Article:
It was Robert Louis Stevenson that said, “…for to travel hopefully is a better thing than to arrive…” Writing in 1881 he had not experienced the M42, or Hampton Manor, and it was after a short drive from that delightful motorway we arrived. The Grade 2 listed Hampton Manor is in the pretty village of Hampton-in-Arden. The house, built in 1855, and once the estate of Prime Minister Sir Robert Peel, looked imposing and gave no hint of the delights within.
The Manor’s interior has been cleverly and carefully designed to retain the buildings history, with its details such as oak panelling, stained glass windows and a beautiful central staircase featuring intricate carvings remaining beautifully intact. The lobby positively celebrates the Manor’s history but combines this with contemporary furniture and an impressive chandelier.
The whole feeling is one of comfort and glamour. There is a huge emphasis here on inclusivity and that comes across in the warm welcome and the friendly but unobtrusive staff. This is a family venture. Hampton Manor is owned by the Hill family, and everyone is involved, each with a different, defined role. It’s a family affair and that comes though to the guests. For a night (or two) you are part of that family.
They want you to relax, to enjoy. It’s at once luxurious, yet informal. It feels homely in a way that most historic hotels couldn’t manage.You can tell it’s the sort of place where people enjoy their jobs. The smiles are real, the staff have time for you. There is a friendly buzz as you wander around that immediately puts you at ease. Many senior staff here have worked their way up through the ranks. They are proud of this place, they like showing it off, and so they should.
After a warm welcome, we were shown to our room, the De Mountford. Each room is named after a former owner of the 45-acre estate. A thoughtful touch.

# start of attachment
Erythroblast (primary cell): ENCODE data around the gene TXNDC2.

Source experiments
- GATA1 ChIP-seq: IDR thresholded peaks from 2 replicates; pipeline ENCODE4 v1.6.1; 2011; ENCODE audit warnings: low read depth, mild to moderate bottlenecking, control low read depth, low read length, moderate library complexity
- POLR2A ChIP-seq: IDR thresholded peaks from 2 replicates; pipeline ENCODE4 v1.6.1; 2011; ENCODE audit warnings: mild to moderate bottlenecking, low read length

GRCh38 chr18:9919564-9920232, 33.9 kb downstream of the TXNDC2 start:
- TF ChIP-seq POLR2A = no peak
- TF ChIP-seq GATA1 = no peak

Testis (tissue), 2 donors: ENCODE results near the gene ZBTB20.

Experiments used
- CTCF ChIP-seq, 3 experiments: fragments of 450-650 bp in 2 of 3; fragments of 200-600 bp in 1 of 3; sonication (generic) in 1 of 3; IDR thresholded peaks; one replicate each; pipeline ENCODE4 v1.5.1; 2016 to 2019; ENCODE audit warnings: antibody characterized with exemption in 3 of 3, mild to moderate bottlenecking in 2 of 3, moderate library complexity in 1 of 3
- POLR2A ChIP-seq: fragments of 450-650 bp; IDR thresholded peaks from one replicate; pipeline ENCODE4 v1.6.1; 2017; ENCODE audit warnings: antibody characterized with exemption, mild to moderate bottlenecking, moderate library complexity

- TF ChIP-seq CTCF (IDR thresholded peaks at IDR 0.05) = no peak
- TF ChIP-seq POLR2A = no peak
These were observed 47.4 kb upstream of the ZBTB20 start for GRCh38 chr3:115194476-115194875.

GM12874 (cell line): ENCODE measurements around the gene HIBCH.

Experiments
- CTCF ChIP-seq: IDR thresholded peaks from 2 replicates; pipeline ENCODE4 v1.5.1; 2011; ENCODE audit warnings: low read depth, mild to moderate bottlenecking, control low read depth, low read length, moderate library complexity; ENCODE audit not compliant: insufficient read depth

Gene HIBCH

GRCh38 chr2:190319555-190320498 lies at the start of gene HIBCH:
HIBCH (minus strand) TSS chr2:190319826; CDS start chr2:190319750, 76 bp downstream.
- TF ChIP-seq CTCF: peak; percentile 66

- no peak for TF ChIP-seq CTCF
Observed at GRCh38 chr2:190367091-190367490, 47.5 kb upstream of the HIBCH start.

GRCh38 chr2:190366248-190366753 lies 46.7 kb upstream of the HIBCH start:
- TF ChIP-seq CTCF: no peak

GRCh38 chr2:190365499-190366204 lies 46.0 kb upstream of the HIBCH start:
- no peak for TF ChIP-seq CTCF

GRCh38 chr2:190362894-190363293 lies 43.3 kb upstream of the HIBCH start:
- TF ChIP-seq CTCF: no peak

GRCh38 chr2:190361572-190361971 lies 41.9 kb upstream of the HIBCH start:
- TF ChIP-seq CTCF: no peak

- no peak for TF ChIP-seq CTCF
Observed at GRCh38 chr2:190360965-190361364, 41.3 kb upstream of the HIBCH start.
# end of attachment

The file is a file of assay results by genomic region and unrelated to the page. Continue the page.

In fact, our room was full of thoughtful touches. There was a handwritten welcome letter waiting for us, home baked biscuits, fresh coffee to grind, a bluetooth audio system, deliciously scented botanical toiletries and the softest bathrobes.
Overlooking beautifully manicured lawns our room was large and airy. Furnished in rich, sumptuous fabrics, William Morris prints, opulent colours and handmade pieces commissioned from artists and craftspeople to reflect the Manor’s Arts and Crafts heritage. These details are dotted throughout the hotel. The owners’ love of carefully curated bespoke pieces is clear to see.
The room housed an original fireplace, bookshelves filled with interesting looking reading material and comfortable chairs to relax in. The bathroom was large and light with a huge bath, perfect for soaking away the days travel. There was a separate, spacious shower too, in case rainfall showerheads were more your thing. It was very tempting to simply curl up with a drink and a book on the cushion-strewn sofa, but the grounds were waiting to be explored.